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3. January 2019


Corona is an open source Lua powered cross platform game engine, first released way back in 2009.  Back in 2017 Corona was released for free, after being acquired by AppoDeal earlier in the year.  Yesterday they announced that Corona will now be available under a dual licenses, GPLv3 and a proprietary commercial license.  If you require more details on the various open source licenses, be sure to check out our guide to open source licenses available here.

Details of the open sourcing:

“The transition of Corona to the open source model of development has been our long-term vision since Corona Labs was acquired by Appodeal in 2017. We believe that this move will bring transparency to the development process, and will allow users to contribute features or bug fixes to make the project better for everyone,” said Vlad Sherban, product manager for Corona Labs.

The open source model will bring more visibility and flexibility to the development process by allowing visibility into exactly what the engine team is working on and where the project is going, and by contributing valuable new features that will help spearhead Corona to the next level. Additional benefits for businesses include the potential to acquire a commercial license for source code and customize the engine for specific commercial projects.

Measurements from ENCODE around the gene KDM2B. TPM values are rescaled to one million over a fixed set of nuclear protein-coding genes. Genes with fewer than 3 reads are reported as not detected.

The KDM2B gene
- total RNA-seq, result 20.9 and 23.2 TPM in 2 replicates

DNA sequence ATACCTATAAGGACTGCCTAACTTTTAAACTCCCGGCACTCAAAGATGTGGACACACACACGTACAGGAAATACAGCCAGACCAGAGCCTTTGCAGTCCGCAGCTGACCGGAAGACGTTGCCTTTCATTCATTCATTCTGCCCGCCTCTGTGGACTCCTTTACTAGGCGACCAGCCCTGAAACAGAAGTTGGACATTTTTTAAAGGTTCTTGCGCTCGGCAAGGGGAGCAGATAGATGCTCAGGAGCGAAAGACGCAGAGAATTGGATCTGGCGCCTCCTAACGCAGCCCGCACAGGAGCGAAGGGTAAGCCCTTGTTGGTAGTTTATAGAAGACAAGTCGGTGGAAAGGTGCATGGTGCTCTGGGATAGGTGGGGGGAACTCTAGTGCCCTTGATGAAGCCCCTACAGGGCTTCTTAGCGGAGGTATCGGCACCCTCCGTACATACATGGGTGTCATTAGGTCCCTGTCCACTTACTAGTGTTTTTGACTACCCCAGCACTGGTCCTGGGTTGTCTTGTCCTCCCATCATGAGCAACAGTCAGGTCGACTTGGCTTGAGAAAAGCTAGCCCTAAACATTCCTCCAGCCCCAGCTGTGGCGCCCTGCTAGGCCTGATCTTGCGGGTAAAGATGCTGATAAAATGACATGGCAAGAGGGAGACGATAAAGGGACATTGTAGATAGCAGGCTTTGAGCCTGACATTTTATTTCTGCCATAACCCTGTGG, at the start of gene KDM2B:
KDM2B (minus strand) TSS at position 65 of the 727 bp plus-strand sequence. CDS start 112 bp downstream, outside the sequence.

“Corona Labs will continue to have a dedicated team and infrastructure to support our flourishing plugin ecosystem and infrastructure, as well as to keep up to date with the ever-changing requirements and updates coming from applications stores. Powered by the new open source model and supported by the development of new features and bug fixes will make Corona more community driven — but not without our help and guidance. Ultimately, going open source will provide confidence in the future of the engine and an opportunity to grow community involvement in engine development,” said Vlad Sherban, product manager for Corona Labs.

Corona is available under a split license: